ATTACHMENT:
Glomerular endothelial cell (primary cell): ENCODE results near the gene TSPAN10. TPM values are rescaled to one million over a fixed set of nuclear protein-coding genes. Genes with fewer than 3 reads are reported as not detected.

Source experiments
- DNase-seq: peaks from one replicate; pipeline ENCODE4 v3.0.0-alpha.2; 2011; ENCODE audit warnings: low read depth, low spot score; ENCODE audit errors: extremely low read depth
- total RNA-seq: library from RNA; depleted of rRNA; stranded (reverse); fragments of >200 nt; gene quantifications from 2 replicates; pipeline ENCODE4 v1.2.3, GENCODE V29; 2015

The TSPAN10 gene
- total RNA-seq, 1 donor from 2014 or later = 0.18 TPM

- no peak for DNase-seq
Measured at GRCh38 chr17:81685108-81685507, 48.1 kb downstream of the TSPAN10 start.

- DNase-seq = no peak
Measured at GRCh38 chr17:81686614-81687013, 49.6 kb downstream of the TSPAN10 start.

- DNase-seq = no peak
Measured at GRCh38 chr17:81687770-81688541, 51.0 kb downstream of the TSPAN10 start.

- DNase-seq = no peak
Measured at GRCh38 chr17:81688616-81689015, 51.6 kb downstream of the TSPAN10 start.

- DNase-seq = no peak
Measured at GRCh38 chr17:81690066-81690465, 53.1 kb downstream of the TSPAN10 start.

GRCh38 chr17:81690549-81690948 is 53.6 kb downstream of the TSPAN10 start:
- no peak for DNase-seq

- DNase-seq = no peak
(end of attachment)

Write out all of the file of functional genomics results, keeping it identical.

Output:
Glomerular endothelial cell (primary cell): ENCODE results near the gene TSPAN10. TPM values are rescaled to one million over a fixed set of nuclear protein-coding genes. Genes with fewer than 3 reads are reported as not detected.

Source experiments
- DNase-seq: peaks from one replicate; pipeline ENCODE4 v3.0.0-alpha.2; 2011; ENCODE audit warnings: low read depth, low spot score; ENCODE audit errors: extremely low read depth
- total RNA-seq: library from RNA; depleted of rRNA; stranded (reverse); fragments of >200 nt; gene quantifications from 2 replicates; pipeline ENCODE4 v1.2.3, GENCODE V29; 2015

The TSPAN10 gene
- total RNA-seq, 1 donor from 2014 or later = 0.18 TPM

- no peak for DNase-seq
Measured at GRCh38 chr17:81685108-81685507, 48.1 kb downstream of the TSPAN10 start.

- DNase-seq = no peak
Measured at GRCh38 chr17:81686614-81687013, 49.6 kb downstream of the TSPAN10 start.

- DNase-seq = no peak
Measured at GRCh38 chr17:81687770-81688541, 51.0 kb downstream of the TSPAN10 start.

- DNase-seq = no peak
Measured at GRCh38 chr17:81688616-81689015, 51.6 kb downstream of the TSPAN10 start.

- DNase-seq = no peak
Measured at GRCh38 chr17:81690066-81690465, 53.1 kb downstream of the TSPAN10 start.

GRCh38 chr17:81690549-81690948 is 53.6 kb downstream of the TSPAN10 start:
- no peak for DNase-seq

- DNase-seq = no peak